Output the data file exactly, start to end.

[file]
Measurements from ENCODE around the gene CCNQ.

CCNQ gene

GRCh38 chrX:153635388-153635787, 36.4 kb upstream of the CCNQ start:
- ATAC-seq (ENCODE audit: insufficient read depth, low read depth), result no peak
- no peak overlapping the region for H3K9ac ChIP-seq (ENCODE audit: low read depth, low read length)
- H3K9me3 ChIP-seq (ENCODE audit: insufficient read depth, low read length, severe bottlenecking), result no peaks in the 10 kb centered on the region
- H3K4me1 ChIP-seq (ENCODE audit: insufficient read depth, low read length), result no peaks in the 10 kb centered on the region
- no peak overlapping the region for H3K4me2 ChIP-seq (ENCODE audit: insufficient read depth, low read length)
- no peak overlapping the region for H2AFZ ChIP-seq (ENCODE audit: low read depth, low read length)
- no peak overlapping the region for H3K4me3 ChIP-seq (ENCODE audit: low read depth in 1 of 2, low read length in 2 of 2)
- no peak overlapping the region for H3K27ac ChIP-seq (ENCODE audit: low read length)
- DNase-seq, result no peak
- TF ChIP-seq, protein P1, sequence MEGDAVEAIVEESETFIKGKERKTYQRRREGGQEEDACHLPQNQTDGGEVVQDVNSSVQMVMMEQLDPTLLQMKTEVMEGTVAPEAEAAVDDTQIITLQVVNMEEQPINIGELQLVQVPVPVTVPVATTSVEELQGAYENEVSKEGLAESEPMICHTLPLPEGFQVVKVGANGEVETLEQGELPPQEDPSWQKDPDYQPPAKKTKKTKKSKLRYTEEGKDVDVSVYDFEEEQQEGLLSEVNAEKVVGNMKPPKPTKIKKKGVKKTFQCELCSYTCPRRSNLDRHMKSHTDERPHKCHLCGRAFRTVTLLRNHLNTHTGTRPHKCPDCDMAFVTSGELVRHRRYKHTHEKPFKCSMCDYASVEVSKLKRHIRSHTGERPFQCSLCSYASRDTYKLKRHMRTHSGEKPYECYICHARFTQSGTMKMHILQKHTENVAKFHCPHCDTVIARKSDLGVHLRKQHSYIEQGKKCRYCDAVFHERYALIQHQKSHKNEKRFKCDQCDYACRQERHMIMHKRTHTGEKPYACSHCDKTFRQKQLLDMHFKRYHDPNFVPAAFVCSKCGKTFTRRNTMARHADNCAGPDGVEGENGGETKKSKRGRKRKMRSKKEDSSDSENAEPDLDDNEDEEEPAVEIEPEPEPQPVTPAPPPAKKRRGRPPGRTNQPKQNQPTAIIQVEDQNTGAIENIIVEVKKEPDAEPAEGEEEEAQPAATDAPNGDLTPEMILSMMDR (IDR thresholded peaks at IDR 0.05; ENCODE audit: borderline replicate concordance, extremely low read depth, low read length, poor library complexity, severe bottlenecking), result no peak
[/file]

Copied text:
Measurements from ENCODE around the gene CCNQ.

CCNQ gene

GRCh38 chrX:153635388-153635787, 36.4 kb upstream of the CCNQ start:
- ATAC-seq (ENCODE audit: insufficient read depth, low read depth), result no peak
- no peak overlapping the region for H3K9ac ChIP-seq (ENCODE audit: low read depth, low read length)
- H3K9me3 ChIP-seq (ENCODE audit: insufficient read depth, low read length, severe bottlenecking), result no peaks in the 10 kb centered on the region
- H3K4me1 ChIP-seq (ENCODE audit: insufficient read depth, low read length), result no peaks in the 10 kb centered on the region
- no peak overlapping the region for H3K4me2 ChIP-seq (ENCODE audit: insufficient read depth, low read length)
- no peak overlapping the region for H2AFZ ChIP-seq (ENCODE audit: low read depth, low read length)
- no peak overlapping the region for H3K4me3 ChIP-seq (ENCODE audit: low read depth in 1 of 2, low read length in 2 of 2)
- no peak overlapping the region for H3K27ac ChIP-seq (ENCODE audit: low read length)
- DNase-seq, result no peak
- TF ChIP-seq, protein P1, sequence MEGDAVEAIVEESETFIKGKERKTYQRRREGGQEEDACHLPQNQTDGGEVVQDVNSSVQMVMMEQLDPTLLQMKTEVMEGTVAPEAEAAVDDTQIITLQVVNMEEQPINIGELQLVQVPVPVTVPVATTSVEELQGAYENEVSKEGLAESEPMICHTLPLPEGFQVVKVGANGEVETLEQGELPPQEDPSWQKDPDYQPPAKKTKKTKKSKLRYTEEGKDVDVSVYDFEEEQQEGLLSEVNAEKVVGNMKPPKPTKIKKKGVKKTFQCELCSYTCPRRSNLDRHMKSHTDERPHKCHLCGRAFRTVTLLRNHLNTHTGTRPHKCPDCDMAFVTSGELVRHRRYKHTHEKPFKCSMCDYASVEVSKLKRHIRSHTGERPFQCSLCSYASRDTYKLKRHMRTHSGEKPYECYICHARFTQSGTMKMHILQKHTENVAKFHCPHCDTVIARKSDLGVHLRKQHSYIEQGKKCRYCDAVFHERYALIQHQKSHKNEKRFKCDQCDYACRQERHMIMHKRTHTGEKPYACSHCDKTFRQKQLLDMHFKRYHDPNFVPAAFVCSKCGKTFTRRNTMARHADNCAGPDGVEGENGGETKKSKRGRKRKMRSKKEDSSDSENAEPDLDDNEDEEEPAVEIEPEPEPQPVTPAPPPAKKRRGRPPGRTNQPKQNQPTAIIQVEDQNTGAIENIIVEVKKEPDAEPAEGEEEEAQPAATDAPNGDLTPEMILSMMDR (IDR thresholded peaks at IDR 0.05; ENCODE audit: borderline replicate concordance, extremely low read depth, low read length, poor library complexity, severe bottlenecking), result no peak